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On the Assignment of Liability: The Uniform Case

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  • Peter A. Diamond
  • James A. Mirrlees

Abstract

It is feasible in some competitive equilibria with externalities to shift some externality costs among different agents in the economy. However, simply shifting costs will not, in general, result in efficient allocation decisions by all agents, since the magnitude of externality costs depends on the decisions of several agents. Comparing different resource allocations arising from two different patterns of cost bearing is thus a comparison of two inefficient equilibria. This paper explores several sets of assumptions which are sufficient to determine which allocation is more efficient. These assumptions help to identify the agent Calabresi has called the cheapest cost avoider.

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Bibliographic Info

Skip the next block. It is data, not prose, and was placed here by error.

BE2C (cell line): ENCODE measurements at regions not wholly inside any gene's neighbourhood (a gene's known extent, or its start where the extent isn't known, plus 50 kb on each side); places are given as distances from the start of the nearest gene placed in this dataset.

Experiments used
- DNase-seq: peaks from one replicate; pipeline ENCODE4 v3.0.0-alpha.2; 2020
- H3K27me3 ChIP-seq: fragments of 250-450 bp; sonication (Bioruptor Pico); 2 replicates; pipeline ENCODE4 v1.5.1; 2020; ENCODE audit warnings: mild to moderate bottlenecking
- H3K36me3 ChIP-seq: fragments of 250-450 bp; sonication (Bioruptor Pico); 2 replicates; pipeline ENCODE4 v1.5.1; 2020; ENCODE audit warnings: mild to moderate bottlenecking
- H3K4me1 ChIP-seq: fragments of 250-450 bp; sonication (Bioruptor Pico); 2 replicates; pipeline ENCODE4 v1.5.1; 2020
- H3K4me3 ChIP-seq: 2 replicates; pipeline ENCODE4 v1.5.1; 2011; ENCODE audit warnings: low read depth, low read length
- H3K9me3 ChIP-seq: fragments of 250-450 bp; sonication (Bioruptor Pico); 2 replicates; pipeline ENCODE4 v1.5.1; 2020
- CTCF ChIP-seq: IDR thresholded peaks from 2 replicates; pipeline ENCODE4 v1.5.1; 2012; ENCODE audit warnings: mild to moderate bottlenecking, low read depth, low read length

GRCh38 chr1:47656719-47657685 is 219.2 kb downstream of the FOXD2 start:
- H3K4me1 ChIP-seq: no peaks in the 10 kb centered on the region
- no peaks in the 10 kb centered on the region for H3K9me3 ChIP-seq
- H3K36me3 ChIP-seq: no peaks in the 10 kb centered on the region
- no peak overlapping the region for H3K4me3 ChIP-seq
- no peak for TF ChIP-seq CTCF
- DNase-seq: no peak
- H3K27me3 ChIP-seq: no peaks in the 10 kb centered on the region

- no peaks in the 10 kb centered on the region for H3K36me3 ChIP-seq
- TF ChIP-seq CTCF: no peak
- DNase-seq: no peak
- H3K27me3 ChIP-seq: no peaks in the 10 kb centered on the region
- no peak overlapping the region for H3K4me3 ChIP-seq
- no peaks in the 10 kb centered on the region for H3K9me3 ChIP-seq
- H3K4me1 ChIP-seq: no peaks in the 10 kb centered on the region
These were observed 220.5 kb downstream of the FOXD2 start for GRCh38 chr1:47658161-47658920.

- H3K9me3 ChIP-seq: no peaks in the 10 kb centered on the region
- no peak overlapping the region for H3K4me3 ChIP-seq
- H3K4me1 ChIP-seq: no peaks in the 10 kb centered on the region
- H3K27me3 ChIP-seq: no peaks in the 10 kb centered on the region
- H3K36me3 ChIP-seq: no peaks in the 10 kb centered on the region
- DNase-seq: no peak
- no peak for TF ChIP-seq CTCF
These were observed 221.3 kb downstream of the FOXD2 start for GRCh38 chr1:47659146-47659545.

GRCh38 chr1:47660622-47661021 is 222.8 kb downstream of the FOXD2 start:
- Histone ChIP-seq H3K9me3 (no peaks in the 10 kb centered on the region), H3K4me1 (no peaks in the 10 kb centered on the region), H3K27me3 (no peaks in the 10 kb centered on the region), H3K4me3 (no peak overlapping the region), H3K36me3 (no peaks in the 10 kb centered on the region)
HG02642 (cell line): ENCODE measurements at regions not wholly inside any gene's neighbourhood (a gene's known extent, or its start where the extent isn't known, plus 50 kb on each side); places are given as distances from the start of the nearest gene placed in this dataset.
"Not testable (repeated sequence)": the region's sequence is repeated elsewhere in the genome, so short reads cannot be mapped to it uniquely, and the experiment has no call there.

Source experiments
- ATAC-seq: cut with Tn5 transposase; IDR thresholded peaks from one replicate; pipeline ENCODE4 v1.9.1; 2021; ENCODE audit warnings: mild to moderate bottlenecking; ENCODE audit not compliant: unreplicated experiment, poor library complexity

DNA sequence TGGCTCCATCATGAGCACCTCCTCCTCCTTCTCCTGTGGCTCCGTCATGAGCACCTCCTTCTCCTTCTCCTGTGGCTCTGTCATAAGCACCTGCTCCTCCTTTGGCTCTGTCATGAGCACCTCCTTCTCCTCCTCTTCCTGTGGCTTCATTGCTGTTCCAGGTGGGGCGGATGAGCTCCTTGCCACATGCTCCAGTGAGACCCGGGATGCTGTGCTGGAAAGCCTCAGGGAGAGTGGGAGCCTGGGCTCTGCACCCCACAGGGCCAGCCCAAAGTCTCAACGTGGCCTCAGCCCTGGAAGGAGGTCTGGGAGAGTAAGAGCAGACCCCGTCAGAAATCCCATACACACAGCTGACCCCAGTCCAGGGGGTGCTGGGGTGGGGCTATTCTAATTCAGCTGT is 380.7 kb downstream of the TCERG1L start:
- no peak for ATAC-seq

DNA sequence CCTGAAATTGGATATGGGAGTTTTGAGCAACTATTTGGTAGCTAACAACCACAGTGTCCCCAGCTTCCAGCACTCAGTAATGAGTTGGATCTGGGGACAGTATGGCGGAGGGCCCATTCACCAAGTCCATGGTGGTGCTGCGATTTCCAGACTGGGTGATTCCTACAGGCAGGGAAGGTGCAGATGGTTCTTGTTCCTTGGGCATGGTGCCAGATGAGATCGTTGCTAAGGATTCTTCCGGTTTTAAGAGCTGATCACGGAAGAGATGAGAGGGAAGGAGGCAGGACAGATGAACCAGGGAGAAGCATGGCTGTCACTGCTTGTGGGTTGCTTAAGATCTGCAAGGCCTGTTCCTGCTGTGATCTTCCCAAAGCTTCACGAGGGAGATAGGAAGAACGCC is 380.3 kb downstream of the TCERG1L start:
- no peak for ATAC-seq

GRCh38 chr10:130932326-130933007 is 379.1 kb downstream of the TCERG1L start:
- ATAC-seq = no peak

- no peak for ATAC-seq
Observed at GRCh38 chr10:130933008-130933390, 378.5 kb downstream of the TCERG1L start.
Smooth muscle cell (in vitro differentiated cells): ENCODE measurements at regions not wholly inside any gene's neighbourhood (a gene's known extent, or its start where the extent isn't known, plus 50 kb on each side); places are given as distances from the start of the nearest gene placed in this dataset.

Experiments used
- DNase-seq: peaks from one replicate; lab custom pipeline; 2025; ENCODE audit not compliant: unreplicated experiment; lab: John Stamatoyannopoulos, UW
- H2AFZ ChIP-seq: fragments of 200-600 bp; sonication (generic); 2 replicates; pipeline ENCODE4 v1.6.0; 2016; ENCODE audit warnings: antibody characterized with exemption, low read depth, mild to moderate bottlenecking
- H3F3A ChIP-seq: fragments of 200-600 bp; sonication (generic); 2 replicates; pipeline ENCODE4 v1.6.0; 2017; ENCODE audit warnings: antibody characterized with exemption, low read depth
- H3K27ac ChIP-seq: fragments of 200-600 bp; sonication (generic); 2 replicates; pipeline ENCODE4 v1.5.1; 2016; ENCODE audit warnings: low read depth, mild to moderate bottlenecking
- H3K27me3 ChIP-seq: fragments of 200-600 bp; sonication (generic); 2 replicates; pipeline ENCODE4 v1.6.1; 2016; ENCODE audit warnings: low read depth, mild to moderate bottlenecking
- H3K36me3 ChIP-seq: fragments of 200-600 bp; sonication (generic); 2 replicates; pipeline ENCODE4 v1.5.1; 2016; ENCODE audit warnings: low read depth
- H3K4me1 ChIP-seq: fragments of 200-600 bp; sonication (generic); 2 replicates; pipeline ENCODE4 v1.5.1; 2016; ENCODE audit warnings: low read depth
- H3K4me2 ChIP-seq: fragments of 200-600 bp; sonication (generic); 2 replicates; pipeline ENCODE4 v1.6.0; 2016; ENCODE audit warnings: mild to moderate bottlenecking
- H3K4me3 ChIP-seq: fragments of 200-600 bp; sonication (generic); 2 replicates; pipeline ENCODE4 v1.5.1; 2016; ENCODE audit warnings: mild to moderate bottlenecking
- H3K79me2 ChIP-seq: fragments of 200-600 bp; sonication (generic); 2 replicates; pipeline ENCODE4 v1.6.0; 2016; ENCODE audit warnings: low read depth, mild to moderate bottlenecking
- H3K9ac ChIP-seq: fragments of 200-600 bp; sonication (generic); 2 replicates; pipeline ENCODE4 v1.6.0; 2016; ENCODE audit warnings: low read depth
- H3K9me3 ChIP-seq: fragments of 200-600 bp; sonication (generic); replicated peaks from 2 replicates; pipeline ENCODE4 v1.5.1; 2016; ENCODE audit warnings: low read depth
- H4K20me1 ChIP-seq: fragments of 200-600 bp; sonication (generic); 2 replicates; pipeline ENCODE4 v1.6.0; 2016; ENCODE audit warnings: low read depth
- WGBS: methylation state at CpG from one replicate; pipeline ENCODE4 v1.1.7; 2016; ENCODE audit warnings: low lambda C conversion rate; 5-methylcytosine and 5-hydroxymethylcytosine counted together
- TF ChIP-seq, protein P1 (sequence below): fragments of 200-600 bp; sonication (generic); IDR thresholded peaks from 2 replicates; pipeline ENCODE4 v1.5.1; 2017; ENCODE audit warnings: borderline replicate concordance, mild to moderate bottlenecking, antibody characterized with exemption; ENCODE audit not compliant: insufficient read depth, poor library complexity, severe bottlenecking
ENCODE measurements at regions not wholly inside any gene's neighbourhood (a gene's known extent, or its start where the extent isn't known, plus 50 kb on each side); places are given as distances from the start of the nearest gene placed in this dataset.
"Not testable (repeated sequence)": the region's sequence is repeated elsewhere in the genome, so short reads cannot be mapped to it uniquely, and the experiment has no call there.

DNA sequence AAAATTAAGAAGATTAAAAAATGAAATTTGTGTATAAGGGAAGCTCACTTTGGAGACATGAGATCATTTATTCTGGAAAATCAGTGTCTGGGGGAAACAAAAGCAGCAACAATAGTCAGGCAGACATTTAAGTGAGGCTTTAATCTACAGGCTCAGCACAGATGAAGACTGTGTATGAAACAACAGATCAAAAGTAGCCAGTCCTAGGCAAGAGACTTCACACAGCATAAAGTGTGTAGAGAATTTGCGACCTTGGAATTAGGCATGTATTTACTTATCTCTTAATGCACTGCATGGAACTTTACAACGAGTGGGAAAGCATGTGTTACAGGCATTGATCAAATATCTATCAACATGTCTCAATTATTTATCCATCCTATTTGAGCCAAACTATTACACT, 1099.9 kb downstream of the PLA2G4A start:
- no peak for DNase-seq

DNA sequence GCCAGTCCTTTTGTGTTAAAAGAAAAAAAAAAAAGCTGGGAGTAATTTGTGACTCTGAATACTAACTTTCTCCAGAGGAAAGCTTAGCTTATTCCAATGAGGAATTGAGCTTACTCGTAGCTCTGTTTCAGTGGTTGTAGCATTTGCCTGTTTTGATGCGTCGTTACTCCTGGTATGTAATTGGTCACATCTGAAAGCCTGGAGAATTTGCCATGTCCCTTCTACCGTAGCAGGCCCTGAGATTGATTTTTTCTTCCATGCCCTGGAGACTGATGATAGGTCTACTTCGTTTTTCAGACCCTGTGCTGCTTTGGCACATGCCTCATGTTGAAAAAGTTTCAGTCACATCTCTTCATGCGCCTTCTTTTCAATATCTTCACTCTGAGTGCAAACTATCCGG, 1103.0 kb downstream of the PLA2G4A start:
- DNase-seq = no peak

Article provided by The RAND Corporation in its journal Bell Journal of Economics.

Volume (Year): 6 (1975)
Issue (Month): 2 (Autumn)
Pages: 487-516

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Handle: RePEc:rje:bellje:v:6:y:1975:i:autumn:p:487-516

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Cited by:
  1. C. Chu, 2003. "Precedent Externality, Network Effect, and the Possible Inefficiency of the Evolution of Laws," European Journal of Law and Economics, Springer, vol. 16(2), pages 187-198, September.
  2. Nuno Garoupa, 2009. "Least-Cost Avoidance: The Tragedy of Common Safety," Journal of Law, Economics and Organization, Oxford University Press, vol. 25(1), pages 235-261, May.
  3. Giuseppe Dari-Mattiacci & Gerrit De Geest, 2005. "The Filtering Effect of Sharing Rules," The Journal of Legal Studies, University of Chicago Press, vol. 34(1), pages 207-237, 01.

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